Capitol Alert

Californians like their beaches – if they can get there

Northern California weather is looking good

The weekend in the Sacramento area should be nice, and Thursday, Nov. 10, 2016, will be sunny with a high of 76. Pretty darn nice, once the patchy fog clears out. If you're heading to the beach, here's submitted video from Wednesday showing the oc
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The weekend in the Sacramento area should be nice, and Thursday, Nov. 10, 2016, will be sunny with a high of 76. Pretty darn nice, once the patchy fog clears out. If you're heading to the beach, here's submitted video from Wednesday showing the oc

Brace yourself for some shocking news: Californians value their coast.

A Field Poll coinciding with the 40th anniversary of the California Coastal Act Thursday found that voters place a premium on pristine oceans and beaches, with a resounding 90 percent saying the condition of those spaces matters to them. Across all income levels, majorities of voters said the state of oceans and beaches was “very important.”

Beach visits are a regular feature of life for Californians, with 77 percent saying they went at least once a year and a quarter saying they go at least once a month. But they face some obstacles: more than three-quarters of voters called a lack of affordable parking a problem, and well over half cited a lack of public transit links (68 percent) or limited public access (62 percent).

“The main takeaway is the extraordinary consensus of Californians across all groups about the importance of the coast,” said Jon Christensen of UCLA’s Institute of the Environment and Sustainability, on whose behalf the poll was conducted, but “there is growing concern about public access...those concerns are going to be paramount. Making sure all Californians have access to our beaches is really central to our identity.”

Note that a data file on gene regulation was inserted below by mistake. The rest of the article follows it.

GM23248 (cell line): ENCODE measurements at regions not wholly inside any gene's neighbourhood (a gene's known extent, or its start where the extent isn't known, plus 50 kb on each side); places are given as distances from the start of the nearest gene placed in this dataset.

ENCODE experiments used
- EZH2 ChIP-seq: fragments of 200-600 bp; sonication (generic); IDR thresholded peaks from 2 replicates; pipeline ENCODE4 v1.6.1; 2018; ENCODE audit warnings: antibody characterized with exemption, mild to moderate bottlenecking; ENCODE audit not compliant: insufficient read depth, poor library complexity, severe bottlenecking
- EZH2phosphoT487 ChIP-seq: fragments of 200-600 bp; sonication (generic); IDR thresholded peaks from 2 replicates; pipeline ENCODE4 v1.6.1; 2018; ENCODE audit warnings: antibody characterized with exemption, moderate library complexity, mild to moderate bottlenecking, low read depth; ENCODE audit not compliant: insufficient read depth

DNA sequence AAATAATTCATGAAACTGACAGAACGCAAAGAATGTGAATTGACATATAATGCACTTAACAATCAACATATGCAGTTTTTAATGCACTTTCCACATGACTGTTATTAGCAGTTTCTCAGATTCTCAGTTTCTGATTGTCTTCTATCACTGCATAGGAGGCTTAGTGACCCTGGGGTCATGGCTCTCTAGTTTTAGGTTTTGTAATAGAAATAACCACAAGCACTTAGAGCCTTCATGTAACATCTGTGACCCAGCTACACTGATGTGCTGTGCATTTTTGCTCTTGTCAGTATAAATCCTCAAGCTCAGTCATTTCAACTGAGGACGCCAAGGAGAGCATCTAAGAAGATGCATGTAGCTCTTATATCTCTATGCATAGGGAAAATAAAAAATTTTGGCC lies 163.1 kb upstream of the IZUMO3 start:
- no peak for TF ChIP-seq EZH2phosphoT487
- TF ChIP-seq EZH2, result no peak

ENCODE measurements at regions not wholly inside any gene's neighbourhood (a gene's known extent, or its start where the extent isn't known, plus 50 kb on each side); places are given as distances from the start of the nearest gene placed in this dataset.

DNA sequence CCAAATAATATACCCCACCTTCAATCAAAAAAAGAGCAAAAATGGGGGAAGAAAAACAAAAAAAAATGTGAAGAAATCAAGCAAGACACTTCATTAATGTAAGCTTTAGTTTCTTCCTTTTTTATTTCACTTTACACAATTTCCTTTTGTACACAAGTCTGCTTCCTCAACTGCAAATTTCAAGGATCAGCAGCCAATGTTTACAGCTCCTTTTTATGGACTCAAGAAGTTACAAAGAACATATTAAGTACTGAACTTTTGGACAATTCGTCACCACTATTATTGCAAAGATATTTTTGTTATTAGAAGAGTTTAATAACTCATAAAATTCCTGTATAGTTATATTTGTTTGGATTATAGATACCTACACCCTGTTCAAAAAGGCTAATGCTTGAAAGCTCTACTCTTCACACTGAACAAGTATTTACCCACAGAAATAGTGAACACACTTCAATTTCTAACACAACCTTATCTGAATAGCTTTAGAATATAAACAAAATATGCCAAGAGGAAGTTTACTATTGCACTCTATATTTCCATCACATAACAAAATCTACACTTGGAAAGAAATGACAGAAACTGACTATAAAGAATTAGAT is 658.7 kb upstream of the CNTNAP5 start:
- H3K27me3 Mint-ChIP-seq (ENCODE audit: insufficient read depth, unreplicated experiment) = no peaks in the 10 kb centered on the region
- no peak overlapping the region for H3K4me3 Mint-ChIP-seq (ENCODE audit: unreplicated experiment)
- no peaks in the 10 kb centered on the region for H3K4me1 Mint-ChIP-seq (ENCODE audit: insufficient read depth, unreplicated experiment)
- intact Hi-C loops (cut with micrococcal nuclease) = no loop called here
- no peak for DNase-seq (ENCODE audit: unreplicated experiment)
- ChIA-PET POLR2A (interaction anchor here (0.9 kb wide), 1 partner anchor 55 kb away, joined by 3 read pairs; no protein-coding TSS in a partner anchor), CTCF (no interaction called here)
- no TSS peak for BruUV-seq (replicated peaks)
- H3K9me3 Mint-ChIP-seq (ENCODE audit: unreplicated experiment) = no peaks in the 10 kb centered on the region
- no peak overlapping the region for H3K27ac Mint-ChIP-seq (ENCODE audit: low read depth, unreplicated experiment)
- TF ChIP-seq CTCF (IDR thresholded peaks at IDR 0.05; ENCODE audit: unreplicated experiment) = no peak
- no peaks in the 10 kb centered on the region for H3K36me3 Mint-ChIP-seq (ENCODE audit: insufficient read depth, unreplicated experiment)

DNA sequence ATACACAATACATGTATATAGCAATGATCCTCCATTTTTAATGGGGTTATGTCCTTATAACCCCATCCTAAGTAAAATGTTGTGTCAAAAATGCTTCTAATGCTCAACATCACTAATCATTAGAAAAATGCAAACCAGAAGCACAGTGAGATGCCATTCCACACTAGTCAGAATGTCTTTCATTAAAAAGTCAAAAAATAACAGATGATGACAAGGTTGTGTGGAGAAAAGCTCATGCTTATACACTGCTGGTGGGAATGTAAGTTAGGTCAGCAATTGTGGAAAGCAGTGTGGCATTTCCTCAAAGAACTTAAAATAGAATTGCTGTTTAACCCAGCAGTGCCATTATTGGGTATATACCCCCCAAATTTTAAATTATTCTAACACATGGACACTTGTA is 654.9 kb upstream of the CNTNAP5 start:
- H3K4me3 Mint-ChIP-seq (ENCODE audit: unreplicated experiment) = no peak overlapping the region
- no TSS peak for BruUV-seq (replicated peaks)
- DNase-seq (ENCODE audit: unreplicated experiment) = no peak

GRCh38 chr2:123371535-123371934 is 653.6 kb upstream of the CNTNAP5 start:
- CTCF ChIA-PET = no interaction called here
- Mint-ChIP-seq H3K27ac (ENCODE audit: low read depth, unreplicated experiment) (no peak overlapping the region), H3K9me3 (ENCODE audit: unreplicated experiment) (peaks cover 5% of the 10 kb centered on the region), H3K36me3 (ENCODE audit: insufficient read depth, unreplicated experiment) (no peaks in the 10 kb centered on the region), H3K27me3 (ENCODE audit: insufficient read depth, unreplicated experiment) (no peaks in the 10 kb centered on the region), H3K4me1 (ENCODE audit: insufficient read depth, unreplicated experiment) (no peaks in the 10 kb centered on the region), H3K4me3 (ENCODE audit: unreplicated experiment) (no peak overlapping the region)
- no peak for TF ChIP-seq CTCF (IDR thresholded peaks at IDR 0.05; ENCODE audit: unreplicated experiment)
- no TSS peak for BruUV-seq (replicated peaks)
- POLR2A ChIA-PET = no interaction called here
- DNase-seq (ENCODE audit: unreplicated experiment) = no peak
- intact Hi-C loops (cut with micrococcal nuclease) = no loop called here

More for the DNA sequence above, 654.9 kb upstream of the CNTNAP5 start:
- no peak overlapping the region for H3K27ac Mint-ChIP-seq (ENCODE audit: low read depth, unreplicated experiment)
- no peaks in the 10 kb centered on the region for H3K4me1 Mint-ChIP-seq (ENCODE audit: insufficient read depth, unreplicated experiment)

Stewardship of the coast and the public’s ability to enjoy beaches regularly attract heated political fights. A budget item carried by former Assembly Speaker Toni Atkins, D-San Diego, in 2014 empowered the California Coastal Commission to fine landowners who obstruct public access.

Last year, the surprise ouster of commission head Charles Lester – a move environmentalists and some lawmakers decried as a power play by developers frustrated with the slow pace of building – infuriated citizens who packed commission meetings to voice their opposition. It led to bills that sought to have people influencing the Coastal Commission register as lobbyists and limit private communications with commissioners.

Both of those measures failed, but a bill requiring one of the commission members to work with disadvantaged communities was signed into law.

Jeremy B. White: 916-326-5543, @CapitolAlert

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